David's depression most likely resulted from an unusually long period of stress. The superscript for Psalm 142, identifying David's circumstances as "in the cave," probably refers to the cave of Adullam.
David's depression most likely resulted from an unusually long period of stress. The superscript for Psalm 142, identifying David's circumstances as "in
the cave," probably refers to the cave of Adullam. To appreciate the context, observe the first two verses of 1 Samuel 22:
So David departed from there and escaped to the cave of Adullam; and when his brothers and all his father's household heard of it, they went down there to
him. Everyone who was in distress, and everyone who was in debt, and everyone who was discontented gathered to him; and he became captain over them. Now
there were about four hundred men with him.
Talk about adding insult to injury! Here's our friend David, running for his life from madman Saul, finally finding relief and solitude in a dark cave. His
relief is short-lived, however, as his solitude is invaded by a solid stream of "everyone who was in distress, and everyone who was in debt, and everyone
who was discontented . . . about four hundred men." Just imagine! Four hundred failures. Four hundred malcontents. Four hundred plus one: David.
The four hundred were an unorganized, inefficient, depressed mob without a leader, so they attached themselves to David. Picture the scene in your mind.
With a little imagination you could see how depressed he must have been. Surely he sighed as he thought, What now? or Why me? In the
depth of distress, having reached the end of his rope, David talked with his Lord about his desperate situation.
In the first two verses we find David at the mouth of that gloomy cave. The depth of his anguish is clearly expressed. He comes face to face with his God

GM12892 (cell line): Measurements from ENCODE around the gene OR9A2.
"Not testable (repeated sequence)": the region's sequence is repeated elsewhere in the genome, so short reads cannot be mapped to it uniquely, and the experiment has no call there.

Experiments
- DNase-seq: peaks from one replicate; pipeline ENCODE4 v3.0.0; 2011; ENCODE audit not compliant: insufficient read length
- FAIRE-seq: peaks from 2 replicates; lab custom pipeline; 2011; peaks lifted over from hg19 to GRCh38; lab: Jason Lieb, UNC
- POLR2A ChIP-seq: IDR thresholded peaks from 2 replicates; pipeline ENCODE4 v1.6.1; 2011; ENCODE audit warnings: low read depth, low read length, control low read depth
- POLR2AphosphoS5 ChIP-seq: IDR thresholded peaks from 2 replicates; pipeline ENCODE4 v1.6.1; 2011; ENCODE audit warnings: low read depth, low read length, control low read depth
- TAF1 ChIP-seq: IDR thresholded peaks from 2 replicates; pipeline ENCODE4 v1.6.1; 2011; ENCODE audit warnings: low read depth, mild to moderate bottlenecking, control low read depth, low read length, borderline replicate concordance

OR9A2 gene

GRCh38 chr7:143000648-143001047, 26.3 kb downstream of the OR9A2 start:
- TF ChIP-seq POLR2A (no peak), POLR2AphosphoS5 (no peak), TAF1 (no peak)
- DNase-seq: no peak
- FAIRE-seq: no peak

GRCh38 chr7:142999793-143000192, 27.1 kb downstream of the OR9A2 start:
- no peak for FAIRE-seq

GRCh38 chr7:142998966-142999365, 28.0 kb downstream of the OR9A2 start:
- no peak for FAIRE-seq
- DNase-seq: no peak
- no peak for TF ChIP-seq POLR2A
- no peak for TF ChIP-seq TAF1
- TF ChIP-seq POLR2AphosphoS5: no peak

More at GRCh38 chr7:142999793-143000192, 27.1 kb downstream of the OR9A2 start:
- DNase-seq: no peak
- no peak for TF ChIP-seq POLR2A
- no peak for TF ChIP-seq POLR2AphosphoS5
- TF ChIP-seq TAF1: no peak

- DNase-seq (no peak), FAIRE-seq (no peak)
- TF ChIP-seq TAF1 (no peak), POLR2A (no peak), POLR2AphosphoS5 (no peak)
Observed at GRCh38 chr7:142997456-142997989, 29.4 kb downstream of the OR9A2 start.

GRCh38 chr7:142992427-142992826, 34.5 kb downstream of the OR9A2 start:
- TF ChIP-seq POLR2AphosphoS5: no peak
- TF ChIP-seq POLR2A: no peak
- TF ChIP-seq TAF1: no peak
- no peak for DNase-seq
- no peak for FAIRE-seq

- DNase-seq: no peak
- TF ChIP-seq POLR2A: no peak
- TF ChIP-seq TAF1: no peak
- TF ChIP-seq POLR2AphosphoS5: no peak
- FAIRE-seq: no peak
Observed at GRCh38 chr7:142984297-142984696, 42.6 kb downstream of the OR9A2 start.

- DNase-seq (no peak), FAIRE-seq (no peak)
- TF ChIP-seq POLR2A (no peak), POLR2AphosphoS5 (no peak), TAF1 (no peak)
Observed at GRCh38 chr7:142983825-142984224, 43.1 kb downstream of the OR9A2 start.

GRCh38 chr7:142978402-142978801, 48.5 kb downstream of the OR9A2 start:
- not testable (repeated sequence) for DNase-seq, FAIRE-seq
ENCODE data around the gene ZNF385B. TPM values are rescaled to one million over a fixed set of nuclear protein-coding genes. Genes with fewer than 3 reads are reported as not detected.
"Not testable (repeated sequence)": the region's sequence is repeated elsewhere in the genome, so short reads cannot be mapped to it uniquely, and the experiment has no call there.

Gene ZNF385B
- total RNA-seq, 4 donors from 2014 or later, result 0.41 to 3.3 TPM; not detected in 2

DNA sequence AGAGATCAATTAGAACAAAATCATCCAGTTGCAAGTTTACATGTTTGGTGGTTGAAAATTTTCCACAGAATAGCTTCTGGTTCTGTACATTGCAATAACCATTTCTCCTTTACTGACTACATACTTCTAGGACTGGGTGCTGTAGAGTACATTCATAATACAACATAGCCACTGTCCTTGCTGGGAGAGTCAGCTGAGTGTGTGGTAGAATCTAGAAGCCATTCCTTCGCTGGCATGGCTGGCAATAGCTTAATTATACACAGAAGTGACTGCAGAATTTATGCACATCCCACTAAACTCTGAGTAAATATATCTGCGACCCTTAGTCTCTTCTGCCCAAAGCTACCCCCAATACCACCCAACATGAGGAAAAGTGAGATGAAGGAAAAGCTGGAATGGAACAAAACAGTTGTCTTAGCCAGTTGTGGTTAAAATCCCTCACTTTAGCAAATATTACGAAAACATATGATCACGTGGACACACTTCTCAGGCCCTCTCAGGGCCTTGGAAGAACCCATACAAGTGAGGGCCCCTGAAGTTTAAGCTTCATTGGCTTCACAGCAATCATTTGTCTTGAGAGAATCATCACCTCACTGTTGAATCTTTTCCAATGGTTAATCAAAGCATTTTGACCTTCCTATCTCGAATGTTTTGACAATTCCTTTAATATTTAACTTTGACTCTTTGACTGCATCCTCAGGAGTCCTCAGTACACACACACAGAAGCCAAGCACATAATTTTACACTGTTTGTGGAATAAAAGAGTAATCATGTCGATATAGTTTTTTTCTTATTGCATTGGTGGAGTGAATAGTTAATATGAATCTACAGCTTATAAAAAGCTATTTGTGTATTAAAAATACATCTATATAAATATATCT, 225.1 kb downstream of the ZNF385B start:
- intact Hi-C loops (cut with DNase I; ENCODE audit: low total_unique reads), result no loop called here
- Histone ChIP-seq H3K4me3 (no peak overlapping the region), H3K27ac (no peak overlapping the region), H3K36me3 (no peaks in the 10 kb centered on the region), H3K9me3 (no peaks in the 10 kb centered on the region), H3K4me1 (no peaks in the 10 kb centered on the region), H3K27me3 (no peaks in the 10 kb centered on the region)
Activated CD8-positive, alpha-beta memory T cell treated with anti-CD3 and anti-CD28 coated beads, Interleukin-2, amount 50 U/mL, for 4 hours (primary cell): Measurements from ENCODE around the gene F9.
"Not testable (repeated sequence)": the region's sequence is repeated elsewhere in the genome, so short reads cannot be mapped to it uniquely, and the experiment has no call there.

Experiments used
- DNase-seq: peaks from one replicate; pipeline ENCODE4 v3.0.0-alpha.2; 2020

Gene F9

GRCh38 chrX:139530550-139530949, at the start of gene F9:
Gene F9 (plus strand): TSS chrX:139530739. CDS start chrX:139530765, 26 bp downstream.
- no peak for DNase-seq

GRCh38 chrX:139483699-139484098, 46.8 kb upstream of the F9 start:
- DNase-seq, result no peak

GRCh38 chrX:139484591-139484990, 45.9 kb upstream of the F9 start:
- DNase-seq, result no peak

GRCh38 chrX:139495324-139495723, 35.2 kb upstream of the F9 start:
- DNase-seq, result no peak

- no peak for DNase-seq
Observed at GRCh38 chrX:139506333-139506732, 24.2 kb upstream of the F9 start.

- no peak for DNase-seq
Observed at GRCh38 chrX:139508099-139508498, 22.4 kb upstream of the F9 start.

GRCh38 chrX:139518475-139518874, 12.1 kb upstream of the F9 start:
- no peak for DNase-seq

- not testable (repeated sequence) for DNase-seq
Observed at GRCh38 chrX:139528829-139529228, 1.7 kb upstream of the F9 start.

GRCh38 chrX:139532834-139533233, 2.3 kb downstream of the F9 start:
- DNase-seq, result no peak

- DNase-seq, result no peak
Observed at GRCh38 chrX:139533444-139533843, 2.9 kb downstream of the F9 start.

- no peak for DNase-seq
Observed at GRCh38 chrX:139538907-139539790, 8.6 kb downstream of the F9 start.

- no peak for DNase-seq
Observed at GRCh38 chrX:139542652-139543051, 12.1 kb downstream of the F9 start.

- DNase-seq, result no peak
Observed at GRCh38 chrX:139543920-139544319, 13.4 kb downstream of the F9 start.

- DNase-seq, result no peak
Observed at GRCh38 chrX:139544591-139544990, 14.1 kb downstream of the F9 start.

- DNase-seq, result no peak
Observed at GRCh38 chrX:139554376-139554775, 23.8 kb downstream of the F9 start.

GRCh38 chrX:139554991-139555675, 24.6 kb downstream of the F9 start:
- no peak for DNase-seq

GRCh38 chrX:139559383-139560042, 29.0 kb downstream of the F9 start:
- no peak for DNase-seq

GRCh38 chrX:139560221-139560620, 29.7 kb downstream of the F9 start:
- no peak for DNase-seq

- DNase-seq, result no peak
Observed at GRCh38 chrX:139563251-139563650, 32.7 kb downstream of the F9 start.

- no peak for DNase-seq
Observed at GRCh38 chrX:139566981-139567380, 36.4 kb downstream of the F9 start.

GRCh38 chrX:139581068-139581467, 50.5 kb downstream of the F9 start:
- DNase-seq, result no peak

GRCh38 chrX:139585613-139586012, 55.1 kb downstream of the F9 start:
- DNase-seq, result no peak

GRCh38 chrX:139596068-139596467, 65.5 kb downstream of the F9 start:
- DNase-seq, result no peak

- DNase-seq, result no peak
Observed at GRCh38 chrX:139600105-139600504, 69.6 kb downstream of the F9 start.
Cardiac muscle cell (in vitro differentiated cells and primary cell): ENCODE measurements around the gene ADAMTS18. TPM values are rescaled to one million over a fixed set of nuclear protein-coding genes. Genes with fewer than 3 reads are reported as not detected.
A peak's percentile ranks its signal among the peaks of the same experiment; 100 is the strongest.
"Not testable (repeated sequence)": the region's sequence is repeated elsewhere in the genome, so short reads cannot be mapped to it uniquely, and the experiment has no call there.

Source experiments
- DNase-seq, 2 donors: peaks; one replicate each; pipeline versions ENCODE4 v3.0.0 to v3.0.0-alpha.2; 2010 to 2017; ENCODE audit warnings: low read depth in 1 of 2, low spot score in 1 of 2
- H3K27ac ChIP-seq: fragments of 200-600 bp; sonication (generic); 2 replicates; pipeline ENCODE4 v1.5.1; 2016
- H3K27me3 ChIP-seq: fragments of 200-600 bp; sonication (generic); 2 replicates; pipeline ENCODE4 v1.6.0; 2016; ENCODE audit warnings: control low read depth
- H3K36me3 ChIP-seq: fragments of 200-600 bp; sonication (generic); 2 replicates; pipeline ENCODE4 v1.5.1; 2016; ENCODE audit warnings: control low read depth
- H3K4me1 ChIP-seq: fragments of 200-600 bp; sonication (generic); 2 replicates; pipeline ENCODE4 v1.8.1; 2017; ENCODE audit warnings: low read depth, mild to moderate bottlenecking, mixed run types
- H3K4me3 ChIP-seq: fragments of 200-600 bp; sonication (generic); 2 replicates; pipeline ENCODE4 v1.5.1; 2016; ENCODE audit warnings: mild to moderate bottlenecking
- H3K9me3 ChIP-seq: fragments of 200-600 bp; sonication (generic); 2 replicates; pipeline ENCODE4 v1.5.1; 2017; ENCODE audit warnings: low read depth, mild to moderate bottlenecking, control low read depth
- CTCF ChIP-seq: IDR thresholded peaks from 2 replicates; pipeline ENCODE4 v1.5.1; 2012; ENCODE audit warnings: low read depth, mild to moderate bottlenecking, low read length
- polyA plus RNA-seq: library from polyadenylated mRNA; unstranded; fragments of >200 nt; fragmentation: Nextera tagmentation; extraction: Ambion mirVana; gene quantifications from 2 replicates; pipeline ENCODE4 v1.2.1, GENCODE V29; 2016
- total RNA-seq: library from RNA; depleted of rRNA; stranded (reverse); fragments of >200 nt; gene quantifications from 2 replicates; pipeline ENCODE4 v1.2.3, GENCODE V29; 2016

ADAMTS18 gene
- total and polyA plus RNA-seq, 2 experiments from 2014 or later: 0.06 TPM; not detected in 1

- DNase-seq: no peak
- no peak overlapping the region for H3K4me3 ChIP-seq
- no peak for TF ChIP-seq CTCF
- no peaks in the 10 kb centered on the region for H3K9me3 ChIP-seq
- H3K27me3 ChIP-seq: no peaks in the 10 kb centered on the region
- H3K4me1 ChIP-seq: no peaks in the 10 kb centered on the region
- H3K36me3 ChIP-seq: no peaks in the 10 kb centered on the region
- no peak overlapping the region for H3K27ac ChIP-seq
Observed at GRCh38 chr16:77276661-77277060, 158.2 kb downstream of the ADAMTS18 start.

in prayer. Twice he calls "to the Lord" and twice he brings his complaint "before Him."
I cry aloud with my voice to the LORD;
I make supplication with my voice to the LORD.
I pour out my complaint before Him;
I declare my trouble before Him.
What is translated in the first verse as "cry aloud" literally means "I shriek." The original Hebrew term means "to sound as thunder, to bellow." From the
interior of that cave, David thunders out his pitiful needs with heartrending groans. "I make supplication" could better be rendered "implore favor." His
self-image had been assaulted. He felt stripped, worthless, useless, and completely depressed. So he asks for evidence of God's favor. He needs to feel
needed and necessary. He no longer had honor and respect; self-esteem was, it seemed, forever removed.
When we hit the bottom, we feel this way. Our self-image is shot! In order to be effective, we must view ourselves as God views us: favorable, loved,
useful, and needed. I have found that my first step toward a solution is turning "to the Lord" and going "before Him" as David did. To stay at the bottom,
lick my wounds, and roll in misery leads only to deeper despair. Call upon Him—shriek if you must—but don't sit for days in the isolation and silence of
depression! God longs to hear your words. Your honest and forthright declaration is precisely what prayer is all about. It is a discipline that ignites
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